Tourism has an essential role in terms of contributing to the financial sustainability of protected areas. In addition, through effective and efficient benefit-sharing, tourism can positively impact numerous stakeholders within and beyond the protected area.
Living on the Edge: Benefit-Sharing from Protected Area Tourism highlights the complexity of benefit-sharing, the importance of identifying all relevant stakeholders, the challenges of ensuring equity and sustainability, and the critical importance of good governance. The evolution of benefit-sharing mechanisms over time also emphasizes a continuing need to evolve and adapt to each unique situation as much evidence indicates that little has changed for those living on the edge. Although this book focuses on benefit-sharing from protected area tourism, it is essential to acknowledge that along with these benefits are costs associated with tourism, including possible increased local prices, loss of access to land, human–wildlife conflict, and other related costs. The contributing authors agree that benefit-sharing must include good governance, accountability, equity, transparency, a broad reach of stakeholder engagement, and a robust combination of tangible and intangible benefits – with recognition that benefit-sharing systems need to be adaptive and evolve, as needed, according to the relevant situation.
The chapters in this book were originally published as a special issue of the Journal of Sustainable Tourism.
Table of Contents
1. Living on the edge: benefit-sharing from protected area tourism
Susan Snyman and Kelly S. Bricker
2. Revenue sharing from tourism in terrestrial African protected areas
Anna Spenceley, and Susan Snyman, and Andrew Rylance
3. Economic impacts of tourism in protected areas of Brazil
Thiago do Val Simardi Beraldo Souza, Brijesh Thapa, Camila Gonçalves de Oliveira Rodrigues, and Denise Imori
4. Khanyayo village and Mkhambathi Nature Reserve, South Africa: a pragmatic qualitative investigation into attitudes towards a protected area
Dorothy Queiros and Kevin Mearns
5. Strengthening governance processes to improve benefit-sharing from tourism in protected areas by using stakeholder analysis
Jasper Heslinga, Peter Groote, and Frank Vanclay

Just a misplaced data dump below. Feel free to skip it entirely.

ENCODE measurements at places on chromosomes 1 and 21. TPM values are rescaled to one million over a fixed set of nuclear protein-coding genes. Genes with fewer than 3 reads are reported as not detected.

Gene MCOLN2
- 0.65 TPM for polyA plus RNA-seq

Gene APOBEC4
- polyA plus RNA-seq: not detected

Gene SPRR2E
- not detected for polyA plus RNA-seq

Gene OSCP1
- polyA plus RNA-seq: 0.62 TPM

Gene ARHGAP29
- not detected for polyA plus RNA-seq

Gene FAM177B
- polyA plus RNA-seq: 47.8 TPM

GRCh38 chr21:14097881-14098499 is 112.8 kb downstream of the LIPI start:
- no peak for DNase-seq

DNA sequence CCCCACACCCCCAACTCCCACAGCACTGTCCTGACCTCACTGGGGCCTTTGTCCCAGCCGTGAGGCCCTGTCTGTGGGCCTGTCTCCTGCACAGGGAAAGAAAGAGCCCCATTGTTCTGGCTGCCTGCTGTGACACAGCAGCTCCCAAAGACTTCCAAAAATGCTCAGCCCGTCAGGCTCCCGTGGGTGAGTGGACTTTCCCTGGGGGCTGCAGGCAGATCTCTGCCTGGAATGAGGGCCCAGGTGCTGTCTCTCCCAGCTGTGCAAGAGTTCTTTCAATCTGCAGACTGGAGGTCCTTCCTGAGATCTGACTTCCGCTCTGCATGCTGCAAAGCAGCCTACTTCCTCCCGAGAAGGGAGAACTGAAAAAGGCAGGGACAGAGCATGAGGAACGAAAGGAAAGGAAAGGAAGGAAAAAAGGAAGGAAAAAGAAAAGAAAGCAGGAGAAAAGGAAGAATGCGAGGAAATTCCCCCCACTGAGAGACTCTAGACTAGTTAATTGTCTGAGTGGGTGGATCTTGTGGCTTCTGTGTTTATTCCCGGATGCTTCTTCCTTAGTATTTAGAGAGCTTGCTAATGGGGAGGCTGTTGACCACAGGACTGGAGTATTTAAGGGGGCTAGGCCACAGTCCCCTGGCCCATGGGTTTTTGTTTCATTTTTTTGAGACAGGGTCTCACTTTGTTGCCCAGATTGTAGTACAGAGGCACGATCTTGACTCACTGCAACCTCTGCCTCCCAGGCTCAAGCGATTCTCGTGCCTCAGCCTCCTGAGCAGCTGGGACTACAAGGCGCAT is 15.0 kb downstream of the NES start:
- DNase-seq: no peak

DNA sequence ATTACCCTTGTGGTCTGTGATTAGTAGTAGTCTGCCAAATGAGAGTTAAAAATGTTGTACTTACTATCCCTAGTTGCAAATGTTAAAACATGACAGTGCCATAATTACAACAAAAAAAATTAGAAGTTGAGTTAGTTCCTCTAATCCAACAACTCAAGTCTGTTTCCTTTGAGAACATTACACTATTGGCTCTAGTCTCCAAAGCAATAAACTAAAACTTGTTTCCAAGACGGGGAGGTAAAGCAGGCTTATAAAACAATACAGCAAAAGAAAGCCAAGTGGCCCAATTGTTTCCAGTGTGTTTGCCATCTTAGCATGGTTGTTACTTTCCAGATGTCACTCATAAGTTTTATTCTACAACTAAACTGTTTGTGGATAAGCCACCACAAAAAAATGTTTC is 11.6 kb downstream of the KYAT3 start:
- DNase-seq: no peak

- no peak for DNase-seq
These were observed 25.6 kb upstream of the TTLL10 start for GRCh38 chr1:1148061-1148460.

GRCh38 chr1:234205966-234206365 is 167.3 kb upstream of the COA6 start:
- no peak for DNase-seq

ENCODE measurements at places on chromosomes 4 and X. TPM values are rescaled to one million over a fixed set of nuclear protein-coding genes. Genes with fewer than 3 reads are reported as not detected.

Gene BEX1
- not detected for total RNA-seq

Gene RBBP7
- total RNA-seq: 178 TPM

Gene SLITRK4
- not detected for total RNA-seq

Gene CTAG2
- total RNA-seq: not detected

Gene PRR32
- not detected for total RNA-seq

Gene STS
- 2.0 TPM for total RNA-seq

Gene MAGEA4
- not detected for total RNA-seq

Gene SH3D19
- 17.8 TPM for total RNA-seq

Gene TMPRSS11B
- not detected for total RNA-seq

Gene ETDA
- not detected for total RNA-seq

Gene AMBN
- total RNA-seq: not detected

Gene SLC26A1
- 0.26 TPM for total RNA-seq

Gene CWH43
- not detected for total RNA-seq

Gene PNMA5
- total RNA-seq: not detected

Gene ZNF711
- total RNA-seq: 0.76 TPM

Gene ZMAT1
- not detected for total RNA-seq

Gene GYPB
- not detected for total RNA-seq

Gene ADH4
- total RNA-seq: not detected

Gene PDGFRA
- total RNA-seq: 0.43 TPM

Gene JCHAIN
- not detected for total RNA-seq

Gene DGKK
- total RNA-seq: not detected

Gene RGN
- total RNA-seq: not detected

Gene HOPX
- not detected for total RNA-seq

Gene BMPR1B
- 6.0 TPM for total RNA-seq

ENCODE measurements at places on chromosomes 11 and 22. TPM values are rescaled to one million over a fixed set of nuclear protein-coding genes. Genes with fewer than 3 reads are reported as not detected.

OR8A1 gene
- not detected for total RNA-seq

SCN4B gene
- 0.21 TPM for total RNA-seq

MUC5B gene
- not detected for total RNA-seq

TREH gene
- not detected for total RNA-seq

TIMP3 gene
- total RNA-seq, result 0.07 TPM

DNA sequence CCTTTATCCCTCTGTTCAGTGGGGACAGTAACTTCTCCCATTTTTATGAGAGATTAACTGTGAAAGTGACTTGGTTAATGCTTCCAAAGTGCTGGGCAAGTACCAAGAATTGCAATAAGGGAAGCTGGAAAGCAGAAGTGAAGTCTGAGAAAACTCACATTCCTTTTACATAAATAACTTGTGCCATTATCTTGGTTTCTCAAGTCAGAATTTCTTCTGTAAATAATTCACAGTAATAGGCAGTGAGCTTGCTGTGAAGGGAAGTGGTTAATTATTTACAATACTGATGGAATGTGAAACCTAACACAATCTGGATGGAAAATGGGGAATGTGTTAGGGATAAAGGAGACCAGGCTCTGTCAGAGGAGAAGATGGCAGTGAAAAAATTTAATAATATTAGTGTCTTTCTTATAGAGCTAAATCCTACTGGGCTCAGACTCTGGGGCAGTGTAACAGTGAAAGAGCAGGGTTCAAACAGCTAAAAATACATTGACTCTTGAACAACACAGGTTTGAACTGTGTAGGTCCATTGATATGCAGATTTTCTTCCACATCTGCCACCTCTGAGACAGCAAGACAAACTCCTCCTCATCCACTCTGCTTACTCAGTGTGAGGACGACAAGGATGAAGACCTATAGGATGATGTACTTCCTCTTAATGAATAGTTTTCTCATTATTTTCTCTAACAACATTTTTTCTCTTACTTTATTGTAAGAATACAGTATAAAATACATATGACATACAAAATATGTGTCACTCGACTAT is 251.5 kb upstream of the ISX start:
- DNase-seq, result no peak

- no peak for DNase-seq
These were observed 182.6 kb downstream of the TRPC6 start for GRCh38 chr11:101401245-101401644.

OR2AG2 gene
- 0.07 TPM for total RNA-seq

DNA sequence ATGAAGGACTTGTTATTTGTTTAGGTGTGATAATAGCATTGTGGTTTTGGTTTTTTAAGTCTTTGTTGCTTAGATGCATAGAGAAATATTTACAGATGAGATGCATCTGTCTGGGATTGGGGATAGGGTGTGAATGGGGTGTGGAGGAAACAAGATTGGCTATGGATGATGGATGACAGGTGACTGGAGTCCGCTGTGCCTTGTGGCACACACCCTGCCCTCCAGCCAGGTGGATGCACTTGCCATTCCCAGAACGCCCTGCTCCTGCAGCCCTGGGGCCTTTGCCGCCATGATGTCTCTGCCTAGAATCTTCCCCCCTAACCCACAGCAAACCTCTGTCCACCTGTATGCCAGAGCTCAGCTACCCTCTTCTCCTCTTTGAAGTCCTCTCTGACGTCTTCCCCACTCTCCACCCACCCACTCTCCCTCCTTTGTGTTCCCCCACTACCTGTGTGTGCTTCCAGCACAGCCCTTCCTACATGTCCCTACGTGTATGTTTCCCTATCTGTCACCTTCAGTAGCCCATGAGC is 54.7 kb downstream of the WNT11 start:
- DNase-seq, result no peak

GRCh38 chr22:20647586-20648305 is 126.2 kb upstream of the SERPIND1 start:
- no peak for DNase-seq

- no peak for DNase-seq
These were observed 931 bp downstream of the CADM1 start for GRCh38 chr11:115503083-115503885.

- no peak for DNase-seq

6. African tourism industry employees: expenditure patterns and comparisons with other community members
7. Tourism development and the empowerment of local communities: The case of Mitzpe Ramon, a peripheral town in the Israeli Negev Desert
Joshua Schmidt and Natan Uriely
8. Community involvement and tourism revenue sharing as contributing factors to the UN Sustainable Development Goals in Jozani–Chwaka Bay National Park and Biosphere Reserve, Zanzibar
Florian Carius and Hubert Job
Susan Snyman, PhD, is Director of Research at the African Leadership University’s School of Wildlife Conservation, and Research Associate with the School of Tourism & Hospitality at the University of Johannesburg, South Africa. She is also Vice-chair of the International Union for Conservation of Nature (IUCN) World Commission on Protected Areas (WPCA) Tourism and Protected Areas Specialist Group. Her research is focused on sustainable, diversified wildlife economies, including specifically, nature-based tourism and impacts on communities.
Kelly S. Bricker, PhD, is Professor and Chair in the Department of Parks, Recreation, and Tourism at the University of Utah. She is the Vice-chair of the Global Sustainable Tourism Council (GSTC); she coordinates the Capacity Building Working Group of the International Union for Conservation of Nature (IUCN) World Commission on Protected Areas (WPCA) Tourism and Protected Areas Specialist Group, and is Chair of the Central Wasatch Commission Stakeholders Group, Utah. Her research is focused on nature-based tourism, impacts on communities, and effective strategies for sustainable protected area and destination management. With partners in OARS, her husband, and 12 communities, she founded the conservation programme, ‘Rivers Fiji’.